Ultimately, having as much information as possible when you’re considering buying an ex-rental car can give you some peace of mind and help you decide whether to make the purchase.

  • Less ‘city miles’

    Buying an ex-rental car can be a good option, as generally speaking, rental cars tend to do more ‘motorway miles’ than ‘city miles’. After all, drivers are more likely to hire cars for airport runs, long journeys or business trips.

    Motorway miles are much easier on cars than city miles for several reasons. Driving in cities invariably involves lots of stopping and starting due to the frequency of traffic lights and traffic jams. This can cause wear and tear on the engine, brakes, transmission and battery.

    In comparison, drivers can usually maintain more consistent speeds on motorways - and don’t need to brake or change gear as often. Motorway surfaces are also much smoother than city roads, which tend to have more potholes and rougher surfaces. This puts less strain on the tyres and suspension.

Ex-rental car disadvantages

  • Rental cars can see heavy use

    Rental cars are used by several drivers for various purposes, so it’s impossible to get an idea of how well they’ve been treated. This doesn’t necessarily mean they’ll all be in bad condition, as the rental firm conducts maintenance but vital internal parts like the brakes and clutch might sustain more wear and tear. However, this is not a consistent issue and you can avoid unpleasant surprises by verifying the car is in the advertised condition.

    As a counterpoint, it’s worth remembering that rental cars often include hefty nsurance excesses, which might encourage renters to drive sensibly and return the vehicle in prime condition.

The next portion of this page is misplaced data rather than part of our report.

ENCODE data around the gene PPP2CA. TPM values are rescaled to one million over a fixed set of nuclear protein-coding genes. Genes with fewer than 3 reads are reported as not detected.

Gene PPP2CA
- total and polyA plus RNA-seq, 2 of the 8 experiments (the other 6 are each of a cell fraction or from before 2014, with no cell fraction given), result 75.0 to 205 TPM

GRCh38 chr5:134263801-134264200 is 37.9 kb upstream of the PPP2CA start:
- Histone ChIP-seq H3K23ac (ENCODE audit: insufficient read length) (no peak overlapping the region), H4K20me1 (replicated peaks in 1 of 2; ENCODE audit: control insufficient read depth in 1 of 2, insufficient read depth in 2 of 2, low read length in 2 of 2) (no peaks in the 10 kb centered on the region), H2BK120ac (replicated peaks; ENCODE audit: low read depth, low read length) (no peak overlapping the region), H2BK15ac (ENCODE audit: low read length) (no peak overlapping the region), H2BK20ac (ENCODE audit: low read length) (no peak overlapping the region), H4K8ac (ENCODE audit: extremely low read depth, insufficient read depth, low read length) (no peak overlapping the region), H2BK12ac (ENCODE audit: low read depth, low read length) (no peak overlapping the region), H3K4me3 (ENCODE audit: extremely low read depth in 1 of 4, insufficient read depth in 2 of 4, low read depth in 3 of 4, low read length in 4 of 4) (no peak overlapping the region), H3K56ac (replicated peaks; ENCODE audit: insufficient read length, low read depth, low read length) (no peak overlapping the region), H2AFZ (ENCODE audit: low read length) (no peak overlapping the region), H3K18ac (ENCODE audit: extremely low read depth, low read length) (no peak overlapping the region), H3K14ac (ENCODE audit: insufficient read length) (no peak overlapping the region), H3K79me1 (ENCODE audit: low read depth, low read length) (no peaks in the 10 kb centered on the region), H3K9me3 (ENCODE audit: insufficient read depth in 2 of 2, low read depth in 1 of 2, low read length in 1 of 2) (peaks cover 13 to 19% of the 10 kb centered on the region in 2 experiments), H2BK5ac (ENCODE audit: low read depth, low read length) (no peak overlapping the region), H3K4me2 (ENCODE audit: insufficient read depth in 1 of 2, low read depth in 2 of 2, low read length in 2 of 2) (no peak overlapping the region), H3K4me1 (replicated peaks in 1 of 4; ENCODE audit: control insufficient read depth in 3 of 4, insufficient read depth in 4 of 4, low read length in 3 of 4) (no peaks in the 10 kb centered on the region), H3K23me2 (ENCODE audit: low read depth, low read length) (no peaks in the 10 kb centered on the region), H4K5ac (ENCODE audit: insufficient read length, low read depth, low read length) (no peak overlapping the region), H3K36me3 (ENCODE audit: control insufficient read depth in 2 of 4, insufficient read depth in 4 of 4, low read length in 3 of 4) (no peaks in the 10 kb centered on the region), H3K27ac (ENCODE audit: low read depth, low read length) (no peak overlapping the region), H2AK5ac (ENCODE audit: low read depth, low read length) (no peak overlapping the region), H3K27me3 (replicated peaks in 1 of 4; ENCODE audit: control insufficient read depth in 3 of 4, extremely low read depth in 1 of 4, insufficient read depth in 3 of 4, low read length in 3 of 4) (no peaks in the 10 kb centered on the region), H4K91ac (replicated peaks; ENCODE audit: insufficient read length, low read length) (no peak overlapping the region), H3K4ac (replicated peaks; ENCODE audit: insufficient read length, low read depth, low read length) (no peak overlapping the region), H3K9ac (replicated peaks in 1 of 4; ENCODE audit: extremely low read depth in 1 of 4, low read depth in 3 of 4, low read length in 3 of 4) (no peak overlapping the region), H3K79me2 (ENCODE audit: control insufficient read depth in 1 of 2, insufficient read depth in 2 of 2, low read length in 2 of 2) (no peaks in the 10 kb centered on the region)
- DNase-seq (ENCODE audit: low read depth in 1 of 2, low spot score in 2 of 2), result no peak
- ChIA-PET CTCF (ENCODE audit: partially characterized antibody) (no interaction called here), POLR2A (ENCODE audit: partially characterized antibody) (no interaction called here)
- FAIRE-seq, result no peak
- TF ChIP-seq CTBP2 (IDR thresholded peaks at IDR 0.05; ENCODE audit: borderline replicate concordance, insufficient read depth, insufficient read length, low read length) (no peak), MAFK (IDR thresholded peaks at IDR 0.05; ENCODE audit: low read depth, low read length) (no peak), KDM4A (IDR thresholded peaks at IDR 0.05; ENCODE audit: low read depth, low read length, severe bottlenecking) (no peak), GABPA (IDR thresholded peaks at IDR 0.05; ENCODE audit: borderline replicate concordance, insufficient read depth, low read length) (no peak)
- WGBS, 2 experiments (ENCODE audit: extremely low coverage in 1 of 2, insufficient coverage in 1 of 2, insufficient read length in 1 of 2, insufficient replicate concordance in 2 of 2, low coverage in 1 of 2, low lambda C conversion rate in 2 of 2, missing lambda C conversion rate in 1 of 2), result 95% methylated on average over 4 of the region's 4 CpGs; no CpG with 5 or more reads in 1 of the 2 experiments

• Unscrupulous sellers

    While most rental companies are likely to be reputable businesses, it’s almost never sensible to take that on blind faith. Therefore, when shopping for an ex-hire car, check that its parent company is a member of the British Vehicle and Rental Leasing Association (BVRLA) – this will ensure processes are in place to make the ex-rental fit for purpose.

  • Potential for more cosmetic damage

    Most drivers would say that they treat rental cars with respect. However, it’s probably also fair to say that they’re not quite as careful as they would be with their own car.

    If even one in ten customers cause a small amount of cosmetic damage to a rental car, this can add up over the course of a few years.

    Whether it’s a little ding or scratch caused by roughly dragging a heavy suitcase or pushchair out of the boot - or a lingering smell from one too many fast food meals, sometimes an ex-rental car’s history can be obvious.

    Of course, there are incentives to take care of a rental car. The insurance excess is usually pretty high, so you’ll want to avoid having to pay this. What’s more, if you intend to use the rental company again, it pays to look after their car. After all, if you bring it back in a poor condition, they might not accept your custom next time.

Buying an ex-rental car: the bottom line

Bypassing the ex-rental market could limit your options but it’s vital to conduct the appropriate research before you decide to buy any used car.

This guide has weighed up some of the pros and cons of buying an ex-rental car but the decision is ultimately yours. If you’re set on purchasing an ex-rental car, it might be worth selling your current vehicle. For a 30-second, hassle-free quote, enter your reg here.